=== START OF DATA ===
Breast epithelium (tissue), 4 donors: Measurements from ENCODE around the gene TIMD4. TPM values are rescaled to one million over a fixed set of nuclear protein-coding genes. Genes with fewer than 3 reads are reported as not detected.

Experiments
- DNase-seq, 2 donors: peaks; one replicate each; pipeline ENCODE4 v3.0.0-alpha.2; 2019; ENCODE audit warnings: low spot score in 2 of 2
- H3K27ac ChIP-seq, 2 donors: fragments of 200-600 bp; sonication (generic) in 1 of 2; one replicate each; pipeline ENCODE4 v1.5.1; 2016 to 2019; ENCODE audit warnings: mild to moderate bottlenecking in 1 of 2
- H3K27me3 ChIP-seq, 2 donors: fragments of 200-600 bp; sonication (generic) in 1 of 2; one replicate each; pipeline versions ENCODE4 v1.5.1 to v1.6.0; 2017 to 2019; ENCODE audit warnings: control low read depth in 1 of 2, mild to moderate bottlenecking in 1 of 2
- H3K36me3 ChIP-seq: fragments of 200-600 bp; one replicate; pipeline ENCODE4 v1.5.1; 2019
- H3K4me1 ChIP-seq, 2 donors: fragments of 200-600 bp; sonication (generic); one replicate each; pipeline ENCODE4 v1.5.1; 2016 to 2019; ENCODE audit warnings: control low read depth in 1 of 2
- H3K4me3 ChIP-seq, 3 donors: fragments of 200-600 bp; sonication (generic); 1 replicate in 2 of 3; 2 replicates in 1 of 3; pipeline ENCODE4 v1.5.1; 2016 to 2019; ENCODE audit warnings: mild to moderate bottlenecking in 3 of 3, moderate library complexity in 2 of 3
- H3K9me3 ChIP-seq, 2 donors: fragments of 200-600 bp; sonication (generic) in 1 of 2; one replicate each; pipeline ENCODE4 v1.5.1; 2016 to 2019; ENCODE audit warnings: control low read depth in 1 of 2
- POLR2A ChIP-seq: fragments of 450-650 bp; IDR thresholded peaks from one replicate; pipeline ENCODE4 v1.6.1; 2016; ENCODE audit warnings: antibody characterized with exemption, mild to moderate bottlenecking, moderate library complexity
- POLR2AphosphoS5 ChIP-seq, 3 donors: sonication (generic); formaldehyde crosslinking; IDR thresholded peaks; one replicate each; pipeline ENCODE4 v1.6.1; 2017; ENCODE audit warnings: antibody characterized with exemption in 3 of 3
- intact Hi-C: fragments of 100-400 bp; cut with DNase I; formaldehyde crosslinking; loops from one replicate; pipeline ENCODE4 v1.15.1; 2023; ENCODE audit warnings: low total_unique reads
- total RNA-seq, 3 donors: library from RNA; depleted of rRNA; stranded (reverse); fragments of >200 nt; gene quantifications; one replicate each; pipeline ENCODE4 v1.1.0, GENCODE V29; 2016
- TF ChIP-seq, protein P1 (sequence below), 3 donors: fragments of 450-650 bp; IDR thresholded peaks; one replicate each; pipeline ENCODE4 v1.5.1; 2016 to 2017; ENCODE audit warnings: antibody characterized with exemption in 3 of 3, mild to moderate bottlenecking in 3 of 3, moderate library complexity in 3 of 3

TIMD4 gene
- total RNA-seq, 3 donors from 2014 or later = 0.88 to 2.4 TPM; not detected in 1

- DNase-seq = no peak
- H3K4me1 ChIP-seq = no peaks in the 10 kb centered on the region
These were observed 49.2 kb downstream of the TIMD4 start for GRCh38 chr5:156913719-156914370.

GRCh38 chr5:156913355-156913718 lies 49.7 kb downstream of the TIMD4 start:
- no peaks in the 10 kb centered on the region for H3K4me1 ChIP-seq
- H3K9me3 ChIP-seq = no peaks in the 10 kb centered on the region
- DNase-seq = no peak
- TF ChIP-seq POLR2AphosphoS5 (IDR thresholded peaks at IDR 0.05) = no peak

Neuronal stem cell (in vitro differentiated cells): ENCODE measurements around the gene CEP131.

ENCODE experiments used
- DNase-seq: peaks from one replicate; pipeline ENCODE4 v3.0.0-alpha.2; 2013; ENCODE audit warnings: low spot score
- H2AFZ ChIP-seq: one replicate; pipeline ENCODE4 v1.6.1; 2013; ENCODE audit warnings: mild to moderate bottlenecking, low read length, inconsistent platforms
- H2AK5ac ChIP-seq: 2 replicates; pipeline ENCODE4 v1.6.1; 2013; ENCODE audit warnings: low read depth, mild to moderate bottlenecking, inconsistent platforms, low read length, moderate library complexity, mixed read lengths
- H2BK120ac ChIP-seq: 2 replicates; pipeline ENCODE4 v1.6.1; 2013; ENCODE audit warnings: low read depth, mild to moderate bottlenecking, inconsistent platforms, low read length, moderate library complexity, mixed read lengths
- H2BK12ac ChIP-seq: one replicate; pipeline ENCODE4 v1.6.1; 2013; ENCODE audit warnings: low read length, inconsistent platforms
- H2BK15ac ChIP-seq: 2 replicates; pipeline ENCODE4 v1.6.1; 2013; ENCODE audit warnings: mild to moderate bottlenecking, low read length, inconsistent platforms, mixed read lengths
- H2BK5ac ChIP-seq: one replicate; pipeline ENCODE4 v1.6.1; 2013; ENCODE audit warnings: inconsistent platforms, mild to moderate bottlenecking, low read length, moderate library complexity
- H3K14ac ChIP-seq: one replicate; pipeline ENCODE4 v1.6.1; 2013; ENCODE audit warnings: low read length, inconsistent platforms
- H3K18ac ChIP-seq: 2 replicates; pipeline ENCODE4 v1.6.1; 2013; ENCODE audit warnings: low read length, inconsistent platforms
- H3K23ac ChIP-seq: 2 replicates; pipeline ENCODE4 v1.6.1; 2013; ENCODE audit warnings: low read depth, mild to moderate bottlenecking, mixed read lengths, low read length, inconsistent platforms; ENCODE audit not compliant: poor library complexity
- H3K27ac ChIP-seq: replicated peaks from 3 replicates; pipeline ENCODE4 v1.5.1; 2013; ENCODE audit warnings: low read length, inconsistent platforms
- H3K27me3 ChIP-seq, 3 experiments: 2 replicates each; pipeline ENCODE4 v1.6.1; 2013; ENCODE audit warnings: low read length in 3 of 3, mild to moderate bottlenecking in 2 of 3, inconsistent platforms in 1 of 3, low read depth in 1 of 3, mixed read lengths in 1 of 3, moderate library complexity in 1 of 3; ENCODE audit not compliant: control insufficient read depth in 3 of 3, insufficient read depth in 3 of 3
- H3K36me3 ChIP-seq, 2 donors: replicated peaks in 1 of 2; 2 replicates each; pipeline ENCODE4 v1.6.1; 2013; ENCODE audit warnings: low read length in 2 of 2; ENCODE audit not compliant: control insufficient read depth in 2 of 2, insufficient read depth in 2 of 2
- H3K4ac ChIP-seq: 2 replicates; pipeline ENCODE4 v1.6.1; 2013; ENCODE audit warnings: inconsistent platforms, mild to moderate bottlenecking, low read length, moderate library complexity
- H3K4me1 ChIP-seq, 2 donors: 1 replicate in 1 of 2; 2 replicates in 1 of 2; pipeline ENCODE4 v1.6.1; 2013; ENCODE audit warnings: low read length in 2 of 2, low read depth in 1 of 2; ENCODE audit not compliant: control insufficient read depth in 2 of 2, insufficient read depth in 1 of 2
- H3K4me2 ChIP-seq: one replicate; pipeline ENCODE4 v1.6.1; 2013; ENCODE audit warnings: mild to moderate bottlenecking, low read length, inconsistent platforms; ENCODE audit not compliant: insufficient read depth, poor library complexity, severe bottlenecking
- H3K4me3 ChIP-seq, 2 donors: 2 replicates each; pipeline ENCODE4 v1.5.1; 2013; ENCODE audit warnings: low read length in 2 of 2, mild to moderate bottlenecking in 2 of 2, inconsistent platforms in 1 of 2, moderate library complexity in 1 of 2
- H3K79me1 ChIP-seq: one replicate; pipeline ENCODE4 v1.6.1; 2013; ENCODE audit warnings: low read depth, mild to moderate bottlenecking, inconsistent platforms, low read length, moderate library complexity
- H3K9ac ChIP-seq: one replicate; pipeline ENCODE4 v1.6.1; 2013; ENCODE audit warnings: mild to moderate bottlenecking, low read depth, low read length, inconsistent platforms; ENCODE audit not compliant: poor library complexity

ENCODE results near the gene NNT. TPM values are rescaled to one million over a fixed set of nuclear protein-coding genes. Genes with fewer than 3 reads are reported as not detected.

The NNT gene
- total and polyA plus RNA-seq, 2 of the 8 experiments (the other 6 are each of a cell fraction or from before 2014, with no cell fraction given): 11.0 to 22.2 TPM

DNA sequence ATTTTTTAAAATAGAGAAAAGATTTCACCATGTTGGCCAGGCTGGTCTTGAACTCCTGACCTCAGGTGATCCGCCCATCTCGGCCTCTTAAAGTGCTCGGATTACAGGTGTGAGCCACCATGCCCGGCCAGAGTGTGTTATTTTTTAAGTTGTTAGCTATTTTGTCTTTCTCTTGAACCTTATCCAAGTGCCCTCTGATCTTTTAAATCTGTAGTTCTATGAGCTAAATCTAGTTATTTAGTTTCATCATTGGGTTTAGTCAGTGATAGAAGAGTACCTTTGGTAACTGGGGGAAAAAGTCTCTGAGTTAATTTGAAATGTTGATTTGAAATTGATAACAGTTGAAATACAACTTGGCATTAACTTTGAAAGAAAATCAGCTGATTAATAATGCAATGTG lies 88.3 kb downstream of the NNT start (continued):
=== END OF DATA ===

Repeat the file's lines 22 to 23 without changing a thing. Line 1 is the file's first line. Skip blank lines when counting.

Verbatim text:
- H3K9me3 ChIP-seq = no peaks in the 10 kb centered on the region
- DNase-seq = no peak